For an environmental ethics course that I taught in 2017, I wanted a game to pair with Catriona McKinnon’s accessible paper, “Runaway Climate Change: A Justice-Based Case for Precautions” (Journal of Social Philosophy 40 [2009]: 187–203). The paper argues that justice requires precautionary approaches to climate change to avoid crossing catastrophic tipping points, such as the thawing of vast methane deposits in Arctic permafrost. Such threats of catastrophe are real, but they’re distant in almost every sense of the word. To get students to feel the need for precaution, I needed something that would bring the threat to them.

I called my game “Extra Credit Catastrophe.” In brief, it works like this: The students represent global society. Each one receives a bag of small candies—Skittles, in my class—representing their wealth. For each of eight rounds (representing the remaining decades of this century), each student must decide how much wealth to “spend” on “mitigating climate change.” I then roll a die to determine how much the planet will warm in that round, subtracting a larger or smaller amount depending on how much “global society” has spent. The class’s ultimate goal is to prevent warming from crossing an uncertain threshold—somewhere between 1.5ºC and 3.0ºC. If they succeed, everyone gets extra credit. If they surpass the threshold, catastrophe strikes and no one gets the extra credit. To complicate things, however, each student has another opportunity for extra credit: anyone who has at least ten candies at the end of the game gets some individual extra credit, giving each player a personal incentive not to mitigate.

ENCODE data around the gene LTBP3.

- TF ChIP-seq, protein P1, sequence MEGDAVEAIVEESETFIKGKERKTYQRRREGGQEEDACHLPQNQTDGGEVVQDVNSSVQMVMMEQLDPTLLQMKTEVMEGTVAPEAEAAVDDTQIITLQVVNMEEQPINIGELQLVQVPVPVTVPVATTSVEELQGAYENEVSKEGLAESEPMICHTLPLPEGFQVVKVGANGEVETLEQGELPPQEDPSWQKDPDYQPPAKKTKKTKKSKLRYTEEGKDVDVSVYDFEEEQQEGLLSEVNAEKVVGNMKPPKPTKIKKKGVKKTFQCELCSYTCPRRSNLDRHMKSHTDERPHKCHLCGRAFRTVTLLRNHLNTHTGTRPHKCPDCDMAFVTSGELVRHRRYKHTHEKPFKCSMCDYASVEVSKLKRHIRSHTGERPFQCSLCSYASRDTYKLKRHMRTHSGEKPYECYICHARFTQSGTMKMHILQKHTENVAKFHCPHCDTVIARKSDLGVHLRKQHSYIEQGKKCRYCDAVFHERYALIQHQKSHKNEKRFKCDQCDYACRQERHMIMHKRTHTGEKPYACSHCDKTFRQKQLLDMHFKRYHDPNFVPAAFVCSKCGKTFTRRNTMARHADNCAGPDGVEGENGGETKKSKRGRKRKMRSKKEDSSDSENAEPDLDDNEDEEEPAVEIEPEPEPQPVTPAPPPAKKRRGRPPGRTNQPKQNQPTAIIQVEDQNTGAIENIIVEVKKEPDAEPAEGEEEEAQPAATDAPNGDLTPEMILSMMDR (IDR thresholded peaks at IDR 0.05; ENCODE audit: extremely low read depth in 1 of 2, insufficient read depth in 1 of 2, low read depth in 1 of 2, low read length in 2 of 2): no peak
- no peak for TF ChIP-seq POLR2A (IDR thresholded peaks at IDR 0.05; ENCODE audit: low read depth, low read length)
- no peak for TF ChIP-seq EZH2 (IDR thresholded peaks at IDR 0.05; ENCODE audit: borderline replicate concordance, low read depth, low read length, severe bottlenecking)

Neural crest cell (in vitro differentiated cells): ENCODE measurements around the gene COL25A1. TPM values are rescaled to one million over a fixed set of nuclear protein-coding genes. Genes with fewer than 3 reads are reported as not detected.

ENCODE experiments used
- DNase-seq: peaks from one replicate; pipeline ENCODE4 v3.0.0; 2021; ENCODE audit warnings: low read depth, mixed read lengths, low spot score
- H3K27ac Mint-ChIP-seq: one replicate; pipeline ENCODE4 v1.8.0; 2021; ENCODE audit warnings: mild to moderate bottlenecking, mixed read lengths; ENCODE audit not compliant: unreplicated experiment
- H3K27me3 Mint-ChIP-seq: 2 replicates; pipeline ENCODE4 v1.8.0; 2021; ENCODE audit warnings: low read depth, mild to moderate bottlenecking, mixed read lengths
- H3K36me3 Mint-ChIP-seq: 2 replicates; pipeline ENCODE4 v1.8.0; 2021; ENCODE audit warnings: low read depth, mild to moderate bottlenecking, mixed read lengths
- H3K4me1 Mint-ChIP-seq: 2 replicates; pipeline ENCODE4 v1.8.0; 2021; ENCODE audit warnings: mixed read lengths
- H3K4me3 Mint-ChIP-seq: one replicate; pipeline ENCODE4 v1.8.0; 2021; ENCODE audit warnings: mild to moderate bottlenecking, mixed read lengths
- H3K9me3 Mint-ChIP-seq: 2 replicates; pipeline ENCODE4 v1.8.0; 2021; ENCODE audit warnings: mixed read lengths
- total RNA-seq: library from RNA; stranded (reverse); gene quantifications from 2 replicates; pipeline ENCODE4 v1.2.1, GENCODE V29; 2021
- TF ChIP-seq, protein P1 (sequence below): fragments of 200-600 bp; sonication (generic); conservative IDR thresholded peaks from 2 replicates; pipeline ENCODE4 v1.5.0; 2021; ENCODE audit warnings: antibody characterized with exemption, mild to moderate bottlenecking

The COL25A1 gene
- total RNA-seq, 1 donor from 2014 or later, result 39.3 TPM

In my own class, the game generated excellent and insightful class discussion, which covered not only the main point of McKinnon’s paper, but also a range of important issues in climate ethics, including distributive justice, procedural fairness, transparency, priority for the worst off, climate finance, and more.

You can download a complete description of the game below, either as a PDF or a Word document, along with a spreadsheet useful for preparing and playing the game. This material is released under a Creative Commons Attribution-NonCommercial 4.0 (CC-BY-NC 4.0) license, so you're free to modify and share it for any non-commercial purpose.


download game description in pdf

Click here to download a complete description of the Extra Credit Catastrophe game as PDF document.



Click here to download a complete description of the Extra Credit Catastrophe game as a Word document.



Click here to download an Excel spreadsheet to use in preparing for a playing the game in class.